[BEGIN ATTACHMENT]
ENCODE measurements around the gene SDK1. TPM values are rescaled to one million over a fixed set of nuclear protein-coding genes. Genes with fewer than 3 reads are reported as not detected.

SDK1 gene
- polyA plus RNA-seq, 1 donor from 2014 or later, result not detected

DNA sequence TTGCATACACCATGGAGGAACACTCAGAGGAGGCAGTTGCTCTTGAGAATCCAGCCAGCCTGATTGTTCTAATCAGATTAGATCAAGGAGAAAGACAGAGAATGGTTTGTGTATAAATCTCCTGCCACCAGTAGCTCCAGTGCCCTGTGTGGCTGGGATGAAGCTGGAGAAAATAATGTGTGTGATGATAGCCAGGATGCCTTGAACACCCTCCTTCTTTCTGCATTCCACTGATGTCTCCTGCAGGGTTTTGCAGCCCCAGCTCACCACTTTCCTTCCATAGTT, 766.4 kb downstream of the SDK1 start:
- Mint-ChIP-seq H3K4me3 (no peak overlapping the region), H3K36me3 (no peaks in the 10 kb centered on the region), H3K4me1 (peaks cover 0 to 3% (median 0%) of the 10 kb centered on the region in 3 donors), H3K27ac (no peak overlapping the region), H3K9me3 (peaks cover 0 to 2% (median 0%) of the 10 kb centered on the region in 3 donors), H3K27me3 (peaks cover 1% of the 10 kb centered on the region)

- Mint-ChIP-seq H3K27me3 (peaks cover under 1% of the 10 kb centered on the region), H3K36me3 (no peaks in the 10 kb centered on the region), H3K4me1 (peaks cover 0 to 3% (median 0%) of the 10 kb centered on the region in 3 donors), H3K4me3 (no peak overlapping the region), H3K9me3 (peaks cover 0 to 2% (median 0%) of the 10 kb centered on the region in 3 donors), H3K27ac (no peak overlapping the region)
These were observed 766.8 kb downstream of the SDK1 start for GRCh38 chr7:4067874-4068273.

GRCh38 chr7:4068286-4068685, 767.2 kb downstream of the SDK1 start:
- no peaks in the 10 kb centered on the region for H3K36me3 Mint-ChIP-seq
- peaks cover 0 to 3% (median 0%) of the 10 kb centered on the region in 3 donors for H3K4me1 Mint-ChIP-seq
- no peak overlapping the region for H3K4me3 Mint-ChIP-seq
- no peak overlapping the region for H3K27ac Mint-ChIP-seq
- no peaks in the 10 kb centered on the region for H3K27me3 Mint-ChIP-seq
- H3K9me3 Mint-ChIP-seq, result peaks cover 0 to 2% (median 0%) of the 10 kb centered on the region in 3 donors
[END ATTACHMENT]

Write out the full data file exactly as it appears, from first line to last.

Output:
ENCODE measurements around the gene SDK1. TPM values are rescaled to one million over a fixed set of nuclear protein-coding genes. Genes with fewer than 3 reads are reported as not detected.

SDK1 gene
- polyA plus RNA-seq, 1 donor from 2014 or later, result not detected

DNA sequence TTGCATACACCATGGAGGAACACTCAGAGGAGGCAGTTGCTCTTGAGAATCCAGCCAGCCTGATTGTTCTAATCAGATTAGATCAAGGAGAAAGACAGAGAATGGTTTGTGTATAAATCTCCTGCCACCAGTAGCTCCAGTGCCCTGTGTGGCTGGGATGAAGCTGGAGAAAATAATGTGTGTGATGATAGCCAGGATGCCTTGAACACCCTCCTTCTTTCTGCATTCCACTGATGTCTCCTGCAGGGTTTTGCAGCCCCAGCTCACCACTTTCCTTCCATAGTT, 766.4 kb downstream of the SDK1 start:
- Mint-ChIP-seq H3K4me3 (no peak overlapping the region), H3K36me3 (no peaks in the 10 kb centered on the region), H3K4me1 (peaks cover 0 to 3% (median 0%) of the 10 kb centered on the region in 3 donors), H3K27ac (no peak overlapping the region), H3K9me3 (peaks cover 0 to 2% (median 0%) of the 10 kb centered on the region in 3 donors), H3K27me3 (peaks cover 1% of the 10 kb centered on the region)

- Mint-ChIP-seq H3K27me3 (peaks cover under 1% of the 10 kb centered on the region), H3K36me3 (no peaks in the 10 kb centered on the region), H3K4me1 (peaks cover 0 to 3% (median 0%) of the 10 kb centered on the region in 3 donors), H3K4me3 (no peak overlapping the region), H3K9me3 (peaks cover 0 to 2% (median 0%) of the 10 kb centered on the region in 3 donors), H3K27ac (no peak overlapping the region)
These were observed 766.8 kb downstream of the SDK1 start for GRCh38 chr7:4067874-4068273.

GRCh38 chr7:4068286-4068685, 767.2 kb downstream of the SDK1 start:
- no peaks in the 10 kb centered on the region for H3K36me3 Mint-ChIP-seq
- peaks cover 0 to 3% (median 0%) of the 10 kb centered on the region in 3 donors for H3K4me1 Mint-ChIP-seq
- no peak overlapping the region for H3K4me3 Mint-ChIP-seq
- no peak overlapping the region for H3K27ac Mint-ChIP-seq
- no peaks in the 10 kb centered on the region for H3K27me3 Mint-ChIP-seq
- H3K9me3 Mint-ChIP-seq, result peaks cover 0 to 2% (median 0%) of the 10 kb centered on the region in 3 donors